When it comes to adopting older children there’s often a belief that, because they’ve been through so much, it’s impossible to form a healthy bond with them. We’ve discovered something different.
In our 15 years of parenting we have had the honor of participating in the lives of 23 children. Most of them returned home or went on to be adopted by their forever families, eight of them have stayed forever. Before I became a parent of an older child, I didn’t think much about bonding and attachment. I am attached to my own parents, brothers and sisters. I have not personally had reason to question my place or belonging in the world. When we adopted our first daughter at birth, we bonded quite naturally.
When you’re a foster or adoptive parent, you simply can’t walk into any pediatrician or therapist’s office and expect them to understand your child, or your family dynamic. So, how do you find the right provider?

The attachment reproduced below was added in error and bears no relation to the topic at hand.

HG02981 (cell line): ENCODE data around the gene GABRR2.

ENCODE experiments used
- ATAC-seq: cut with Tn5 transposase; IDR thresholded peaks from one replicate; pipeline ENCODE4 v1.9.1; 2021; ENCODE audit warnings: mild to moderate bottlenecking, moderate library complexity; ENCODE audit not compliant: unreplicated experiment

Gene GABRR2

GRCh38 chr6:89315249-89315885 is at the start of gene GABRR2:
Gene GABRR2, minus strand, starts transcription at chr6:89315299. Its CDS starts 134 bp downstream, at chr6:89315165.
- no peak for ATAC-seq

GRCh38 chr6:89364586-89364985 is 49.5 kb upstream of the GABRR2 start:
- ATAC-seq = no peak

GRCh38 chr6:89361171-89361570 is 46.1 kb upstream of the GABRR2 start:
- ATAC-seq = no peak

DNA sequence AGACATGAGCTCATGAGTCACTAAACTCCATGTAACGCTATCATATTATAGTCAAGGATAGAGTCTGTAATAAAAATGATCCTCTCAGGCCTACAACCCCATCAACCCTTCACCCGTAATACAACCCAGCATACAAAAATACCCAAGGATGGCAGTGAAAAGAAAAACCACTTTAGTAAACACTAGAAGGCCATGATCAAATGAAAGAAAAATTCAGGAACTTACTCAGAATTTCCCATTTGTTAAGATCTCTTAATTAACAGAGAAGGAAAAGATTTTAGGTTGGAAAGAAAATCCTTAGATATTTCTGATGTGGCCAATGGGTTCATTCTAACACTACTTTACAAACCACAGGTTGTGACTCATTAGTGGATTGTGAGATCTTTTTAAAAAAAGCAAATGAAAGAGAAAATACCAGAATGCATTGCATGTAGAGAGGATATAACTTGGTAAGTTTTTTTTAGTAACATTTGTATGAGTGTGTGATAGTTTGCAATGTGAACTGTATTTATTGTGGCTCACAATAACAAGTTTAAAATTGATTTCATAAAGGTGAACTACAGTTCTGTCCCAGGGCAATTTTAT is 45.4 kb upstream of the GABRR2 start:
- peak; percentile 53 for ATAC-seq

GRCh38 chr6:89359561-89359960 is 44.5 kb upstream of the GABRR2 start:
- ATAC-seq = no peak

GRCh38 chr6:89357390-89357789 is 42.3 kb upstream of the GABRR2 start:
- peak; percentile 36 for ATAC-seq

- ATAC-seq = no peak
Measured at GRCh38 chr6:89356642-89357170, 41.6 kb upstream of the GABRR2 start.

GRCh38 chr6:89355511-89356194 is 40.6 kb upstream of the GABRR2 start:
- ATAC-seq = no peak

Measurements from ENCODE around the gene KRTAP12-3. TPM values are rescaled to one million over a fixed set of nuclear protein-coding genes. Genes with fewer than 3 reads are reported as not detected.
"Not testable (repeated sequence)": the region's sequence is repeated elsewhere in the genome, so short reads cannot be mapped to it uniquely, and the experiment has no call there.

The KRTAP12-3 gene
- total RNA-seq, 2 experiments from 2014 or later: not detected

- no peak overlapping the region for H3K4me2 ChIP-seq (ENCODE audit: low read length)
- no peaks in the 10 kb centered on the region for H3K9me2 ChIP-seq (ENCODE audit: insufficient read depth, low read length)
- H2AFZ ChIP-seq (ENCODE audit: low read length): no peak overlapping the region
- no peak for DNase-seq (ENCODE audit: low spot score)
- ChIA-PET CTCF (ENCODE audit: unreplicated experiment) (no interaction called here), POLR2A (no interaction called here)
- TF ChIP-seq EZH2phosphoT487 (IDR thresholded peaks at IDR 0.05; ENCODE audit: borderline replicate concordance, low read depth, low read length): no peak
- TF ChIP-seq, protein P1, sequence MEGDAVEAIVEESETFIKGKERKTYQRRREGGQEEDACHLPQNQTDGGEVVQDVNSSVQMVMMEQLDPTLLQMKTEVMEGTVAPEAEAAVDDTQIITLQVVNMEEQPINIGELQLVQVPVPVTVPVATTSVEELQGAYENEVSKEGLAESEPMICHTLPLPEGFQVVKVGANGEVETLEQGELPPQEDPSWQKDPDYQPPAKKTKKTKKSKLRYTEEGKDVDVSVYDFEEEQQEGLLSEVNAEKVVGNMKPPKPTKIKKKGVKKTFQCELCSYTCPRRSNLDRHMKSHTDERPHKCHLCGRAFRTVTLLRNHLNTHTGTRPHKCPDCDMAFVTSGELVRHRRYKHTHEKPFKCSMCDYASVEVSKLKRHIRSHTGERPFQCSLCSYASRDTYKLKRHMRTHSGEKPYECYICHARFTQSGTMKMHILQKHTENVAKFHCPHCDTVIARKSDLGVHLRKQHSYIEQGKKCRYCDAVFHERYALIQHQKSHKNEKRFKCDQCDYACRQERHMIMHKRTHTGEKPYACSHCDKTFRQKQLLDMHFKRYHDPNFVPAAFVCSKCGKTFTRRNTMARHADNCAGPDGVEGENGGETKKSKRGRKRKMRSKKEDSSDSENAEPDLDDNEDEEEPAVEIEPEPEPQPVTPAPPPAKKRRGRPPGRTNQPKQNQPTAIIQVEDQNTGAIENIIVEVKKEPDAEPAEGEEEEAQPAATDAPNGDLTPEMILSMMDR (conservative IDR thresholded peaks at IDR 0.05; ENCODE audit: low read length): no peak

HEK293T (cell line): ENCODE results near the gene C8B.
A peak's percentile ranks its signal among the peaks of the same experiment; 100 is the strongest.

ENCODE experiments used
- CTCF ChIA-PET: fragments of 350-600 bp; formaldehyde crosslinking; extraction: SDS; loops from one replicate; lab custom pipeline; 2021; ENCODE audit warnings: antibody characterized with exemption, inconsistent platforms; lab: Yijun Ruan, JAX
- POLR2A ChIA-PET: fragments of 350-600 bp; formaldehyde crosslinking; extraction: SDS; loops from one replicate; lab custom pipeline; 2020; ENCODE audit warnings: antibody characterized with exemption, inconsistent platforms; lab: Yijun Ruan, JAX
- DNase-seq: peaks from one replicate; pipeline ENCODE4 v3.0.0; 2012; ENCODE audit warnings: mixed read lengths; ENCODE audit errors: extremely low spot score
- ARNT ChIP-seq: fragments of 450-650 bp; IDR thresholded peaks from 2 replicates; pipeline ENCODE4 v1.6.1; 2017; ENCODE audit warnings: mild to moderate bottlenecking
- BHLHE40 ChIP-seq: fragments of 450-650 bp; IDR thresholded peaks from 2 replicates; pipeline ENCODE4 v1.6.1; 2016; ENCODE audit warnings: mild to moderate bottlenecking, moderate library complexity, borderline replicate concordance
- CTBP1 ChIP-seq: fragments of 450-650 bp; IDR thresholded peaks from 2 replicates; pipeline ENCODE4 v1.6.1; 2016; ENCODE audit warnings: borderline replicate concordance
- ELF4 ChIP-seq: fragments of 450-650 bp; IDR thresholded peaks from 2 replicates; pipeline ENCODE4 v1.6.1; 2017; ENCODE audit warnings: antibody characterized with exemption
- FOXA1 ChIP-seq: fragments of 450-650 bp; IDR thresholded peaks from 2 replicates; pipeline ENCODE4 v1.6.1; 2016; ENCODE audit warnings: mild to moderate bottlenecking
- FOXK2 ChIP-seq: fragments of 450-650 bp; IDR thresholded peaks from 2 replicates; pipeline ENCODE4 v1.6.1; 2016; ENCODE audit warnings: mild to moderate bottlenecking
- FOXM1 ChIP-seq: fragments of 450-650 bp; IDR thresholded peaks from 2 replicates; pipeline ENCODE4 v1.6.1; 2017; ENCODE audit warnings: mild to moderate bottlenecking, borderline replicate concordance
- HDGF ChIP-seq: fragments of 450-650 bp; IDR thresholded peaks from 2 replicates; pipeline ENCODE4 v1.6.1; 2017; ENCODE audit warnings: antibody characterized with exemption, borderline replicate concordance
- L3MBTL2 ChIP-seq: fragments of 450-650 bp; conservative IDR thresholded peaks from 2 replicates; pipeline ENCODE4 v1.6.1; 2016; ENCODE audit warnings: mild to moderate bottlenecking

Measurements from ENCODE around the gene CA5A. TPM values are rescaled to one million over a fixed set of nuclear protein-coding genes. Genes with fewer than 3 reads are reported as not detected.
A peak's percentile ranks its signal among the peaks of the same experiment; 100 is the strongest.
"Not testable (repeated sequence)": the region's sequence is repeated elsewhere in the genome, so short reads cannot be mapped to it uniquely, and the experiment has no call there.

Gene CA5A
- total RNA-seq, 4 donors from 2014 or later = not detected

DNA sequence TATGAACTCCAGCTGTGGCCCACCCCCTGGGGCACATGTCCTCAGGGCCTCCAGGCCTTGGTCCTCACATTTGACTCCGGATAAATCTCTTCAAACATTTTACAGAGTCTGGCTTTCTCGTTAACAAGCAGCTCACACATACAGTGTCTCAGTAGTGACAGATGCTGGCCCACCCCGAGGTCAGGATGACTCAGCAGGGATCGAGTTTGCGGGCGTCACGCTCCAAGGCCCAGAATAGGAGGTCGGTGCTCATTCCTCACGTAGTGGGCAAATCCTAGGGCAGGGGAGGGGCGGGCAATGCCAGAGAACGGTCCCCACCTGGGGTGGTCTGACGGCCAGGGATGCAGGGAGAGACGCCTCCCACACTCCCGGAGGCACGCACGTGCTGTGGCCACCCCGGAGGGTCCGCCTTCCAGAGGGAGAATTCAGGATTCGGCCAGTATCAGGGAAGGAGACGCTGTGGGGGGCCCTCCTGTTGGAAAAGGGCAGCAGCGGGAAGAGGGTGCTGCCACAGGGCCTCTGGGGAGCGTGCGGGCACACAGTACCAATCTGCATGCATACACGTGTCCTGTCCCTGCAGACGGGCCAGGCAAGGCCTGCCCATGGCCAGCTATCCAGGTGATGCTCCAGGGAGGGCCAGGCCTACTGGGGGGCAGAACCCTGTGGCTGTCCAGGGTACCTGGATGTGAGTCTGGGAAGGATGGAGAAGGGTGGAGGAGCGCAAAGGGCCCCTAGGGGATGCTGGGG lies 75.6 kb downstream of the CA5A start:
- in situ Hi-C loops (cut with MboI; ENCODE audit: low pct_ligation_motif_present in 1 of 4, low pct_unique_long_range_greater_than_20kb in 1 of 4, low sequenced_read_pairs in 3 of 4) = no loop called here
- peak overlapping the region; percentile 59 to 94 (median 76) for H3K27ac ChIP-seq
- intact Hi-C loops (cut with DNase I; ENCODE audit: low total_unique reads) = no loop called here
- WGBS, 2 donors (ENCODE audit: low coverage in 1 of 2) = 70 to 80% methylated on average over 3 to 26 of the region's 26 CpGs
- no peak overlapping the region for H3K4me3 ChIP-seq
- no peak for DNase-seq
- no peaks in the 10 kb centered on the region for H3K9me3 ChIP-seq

Her words were gold (at least to us). “Well, I’m not sure if the behavior you’re seeing could be triggered by specific ingredients in foods and medicines, but, I’ll find out.” I’ll find out. She might as well have said, I’m on your side no matter what. To a couple of parents who had become accustomed to having doors slammed in our face (both figurative and literal), when we brought up the idea that our child’s disorder and the ingredients in foods may be a bad combination, this was a beam of light in the dark.